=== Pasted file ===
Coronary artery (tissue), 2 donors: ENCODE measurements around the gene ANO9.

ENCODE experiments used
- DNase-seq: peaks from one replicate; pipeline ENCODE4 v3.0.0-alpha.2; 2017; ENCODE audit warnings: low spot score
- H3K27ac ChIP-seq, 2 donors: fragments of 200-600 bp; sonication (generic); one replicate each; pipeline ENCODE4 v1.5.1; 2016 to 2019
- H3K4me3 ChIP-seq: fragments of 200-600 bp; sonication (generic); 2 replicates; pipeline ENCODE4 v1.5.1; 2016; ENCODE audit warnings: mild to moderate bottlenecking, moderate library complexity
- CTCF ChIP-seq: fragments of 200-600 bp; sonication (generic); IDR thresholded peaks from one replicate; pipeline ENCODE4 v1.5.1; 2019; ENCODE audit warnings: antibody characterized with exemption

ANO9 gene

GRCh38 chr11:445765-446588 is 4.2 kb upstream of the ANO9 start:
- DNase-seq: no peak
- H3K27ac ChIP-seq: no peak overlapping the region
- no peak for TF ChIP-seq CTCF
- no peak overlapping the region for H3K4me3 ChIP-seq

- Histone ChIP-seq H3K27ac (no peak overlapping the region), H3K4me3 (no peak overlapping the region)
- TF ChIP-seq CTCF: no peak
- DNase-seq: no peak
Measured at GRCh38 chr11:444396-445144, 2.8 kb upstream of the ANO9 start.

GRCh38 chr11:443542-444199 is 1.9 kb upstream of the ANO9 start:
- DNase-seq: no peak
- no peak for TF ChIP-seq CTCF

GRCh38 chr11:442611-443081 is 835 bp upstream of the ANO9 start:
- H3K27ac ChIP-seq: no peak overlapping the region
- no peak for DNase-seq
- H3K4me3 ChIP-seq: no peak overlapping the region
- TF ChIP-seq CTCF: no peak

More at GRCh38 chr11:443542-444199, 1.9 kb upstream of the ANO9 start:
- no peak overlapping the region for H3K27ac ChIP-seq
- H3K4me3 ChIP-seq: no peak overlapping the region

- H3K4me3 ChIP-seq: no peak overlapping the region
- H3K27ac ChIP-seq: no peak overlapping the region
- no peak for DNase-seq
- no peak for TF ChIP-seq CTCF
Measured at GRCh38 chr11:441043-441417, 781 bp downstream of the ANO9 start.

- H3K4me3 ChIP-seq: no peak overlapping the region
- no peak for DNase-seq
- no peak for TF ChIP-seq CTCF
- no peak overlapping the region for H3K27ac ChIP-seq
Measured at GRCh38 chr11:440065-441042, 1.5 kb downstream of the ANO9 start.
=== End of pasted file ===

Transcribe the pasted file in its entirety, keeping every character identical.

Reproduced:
Coronary artery (tissue), 2 donors: ENCODE measurements around the gene ANO9.

ENCODE experiments used
- DNase-seq: peaks from one replicate; pipeline ENCODE4 v3.0.0-alpha.2; 2017; ENCODE audit warnings: low spot score
- H3K27ac ChIP-seq, 2 donors: fragments of 200-600 bp; sonication (generic); one replicate each; pipeline ENCODE4 v1.5.1; 2016 to 2019
- H3K4me3 ChIP-seq: fragments of 200-600 bp; sonication (generic); 2 replicates; pipeline ENCODE4 v1.5.1; 2016; ENCODE audit warnings: mild to moderate bottlenecking, moderate library complexity
- CTCF ChIP-seq: fragments of 200-600 bp; sonication (generic); IDR thresholded peaks from one replicate; pipeline ENCODE4 v1.5.1; 2019; ENCODE audit warnings: antibody characterized with exemption

ANO9 gene

GRCh38 chr11:445765-446588 is 4.2 kb upstream of the ANO9 start:
- DNase-seq: no peak
- H3K27ac ChIP-seq: no peak overlapping the region
- no peak for TF ChIP-seq CTCF
- no peak overlapping the region for H3K4me3 ChIP-seq

- Histone ChIP-seq H3K27ac (no peak overlapping the region), H3K4me3 (no peak overlapping the region)
- TF ChIP-seq CTCF: no peak
- DNase-seq: no peak
Measured at GRCh38 chr11:444396-445144, 2.8 kb upstream of the ANO9 start.

GRCh38 chr11:443542-444199 is 1.9 kb upstream of the ANO9 start:
- DNase-seq: no peak
- no peak for TF ChIP-seq CTCF

GRCh38 chr11:442611-443081 is 835 bp upstream of the ANO9 start:
- H3K27ac ChIP-seq: no peak overlapping the region
- no peak for DNase-seq
- H3K4me3 ChIP-seq: no peak overlapping the region
- TF ChIP-seq CTCF: no peak

More at GRCh38 chr11:443542-444199, 1.9 kb upstream of the ANO9 start:
- no peak overlapping the region for H3K27ac ChIP-seq
- H3K4me3 ChIP-seq: no peak overlapping the region

- H3K4me3 ChIP-seq: no peak overlapping the region
- H3K27ac ChIP-seq: no peak overlapping the region
- no peak for DNase-seq
- no peak for TF ChIP-seq CTCF
Measured at GRCh38 chr11:441043-441417, 781 bp downstream of the ANO9 start.

- H3K4me3 ChIP-seq: no peak overlapping the region
- no peak for DNase-seq
- no peak for TF ChIP-seq CTCF
- no peak overlapping the region for H3K27ac ChIP-seq
Measured at GRCh38 chr11:440065-441042, 1.5 kb downstream of the ANO9 start.